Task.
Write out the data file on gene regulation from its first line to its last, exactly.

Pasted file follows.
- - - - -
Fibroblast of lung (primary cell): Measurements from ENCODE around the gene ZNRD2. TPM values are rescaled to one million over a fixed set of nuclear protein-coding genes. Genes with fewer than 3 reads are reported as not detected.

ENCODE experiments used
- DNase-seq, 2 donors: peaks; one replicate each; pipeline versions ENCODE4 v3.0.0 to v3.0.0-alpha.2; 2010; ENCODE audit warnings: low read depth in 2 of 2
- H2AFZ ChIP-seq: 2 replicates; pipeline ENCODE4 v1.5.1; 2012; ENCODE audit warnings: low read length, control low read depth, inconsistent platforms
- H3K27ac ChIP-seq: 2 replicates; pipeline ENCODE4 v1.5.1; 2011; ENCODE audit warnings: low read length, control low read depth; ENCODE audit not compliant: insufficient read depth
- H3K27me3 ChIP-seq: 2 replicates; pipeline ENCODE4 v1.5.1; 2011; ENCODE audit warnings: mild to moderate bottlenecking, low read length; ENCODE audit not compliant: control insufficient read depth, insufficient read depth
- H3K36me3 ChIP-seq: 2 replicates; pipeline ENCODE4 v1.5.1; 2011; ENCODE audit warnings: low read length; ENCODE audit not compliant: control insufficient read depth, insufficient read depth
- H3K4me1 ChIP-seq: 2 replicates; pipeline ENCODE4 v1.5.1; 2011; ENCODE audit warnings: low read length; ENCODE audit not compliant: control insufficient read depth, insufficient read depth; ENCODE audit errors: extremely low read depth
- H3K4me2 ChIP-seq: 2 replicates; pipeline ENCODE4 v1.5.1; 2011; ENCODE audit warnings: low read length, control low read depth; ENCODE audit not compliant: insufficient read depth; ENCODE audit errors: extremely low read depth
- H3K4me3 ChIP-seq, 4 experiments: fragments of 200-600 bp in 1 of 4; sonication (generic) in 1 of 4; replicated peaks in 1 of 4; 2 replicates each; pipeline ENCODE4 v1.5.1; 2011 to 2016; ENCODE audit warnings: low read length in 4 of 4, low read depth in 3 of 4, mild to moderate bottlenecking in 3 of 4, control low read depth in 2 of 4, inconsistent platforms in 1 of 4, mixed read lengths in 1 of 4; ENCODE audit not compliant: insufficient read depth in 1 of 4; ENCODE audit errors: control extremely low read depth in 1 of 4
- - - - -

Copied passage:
Fibroblast of lung (primary cell): Measurements from ENCODE around the gene ZNRD2. TPM values are rescaled to one million over a fixed set of nuclear protein-coding genes. Genes with fewer than 3 reads are reported as not detected.

ENCODE experiments used
- DNase-seq, 2 donors: peaks; one replicate each; pipeline versions ENCODE4 v3.0.0 to v3.0.0-alpha.2; 2010; ENCODE audit warnings: low read depth in 2 of 2
- H2AFZ ChIP-seq: 2 replicates; pipeline ENCODE4 v1.5.1; 2012; ENCODE audit warnings: low read length, control low read depth, inconsistent platforms
- H3K27ac ChIP-seq: 2 replicates; pipeline ENCODE4 v1.5.1; 2011; ENCODE audit warnings: low read length, control low read depth; ENCODE audit not compliant: insufficient read depth
- H3K27me3 ChIP-seq: 2 replicates; pipeline ENCODE4 v1.5.1; 2011; ENCODE audit warnings: mild to moderate bottlenecking, low read length; ENCODE audit not compliant: control insufficient read depth, insufficient read depth
- H3K36me3 ChIP-seq: 2 replicates; pipeline ENCODE4 v1.5.1; 2011; ENCODE audit warnings: low read length; ENCODE audit not compliant: control insufficient read depth, insufficient read depth
- H3K4me1 ChIP-seq: 2 replicates; pipeline ENCODE4 v1.5.1; 2011; ENCODE audit warnings: low read length; ENCODE audit not compliant: control insufficient read depth, insufficient read depth; ENCODE audit errors: extremely low read depth
- H3K4me2 ChIP-seq: 2 replicates; pipeline ENCODE4 v1.5.1; 2011; ENCODE audit warnings: low read length, control low read depth; ENCODE audit not compliant: insufficient read depth; ENCODE audit errors: extremely low read depth
- H3K4me3 ChIP-seq, 4 experiments: fragments of 200-600 bp in 1 of 4; sonication (generic) in 1 of 4; replicated peaks in 1 of 4; 2 replicates each; pipeline ENCODE4 v1.5.1; 2011 to 2016; ENCODE audit warnings: low read length in 4 of 4, low read depth in 3 of 4, mild to moderate bottlenecking in 3 of 4, control low read depth in 2 of 4, inconsistent platforms in 1 of 4, mixed read lengths in 1 of 4; ENCODE audit not compliant: insufficient read depth in 1 of 4; ENCODE audit errors: control extremely low read depth in 1 of 4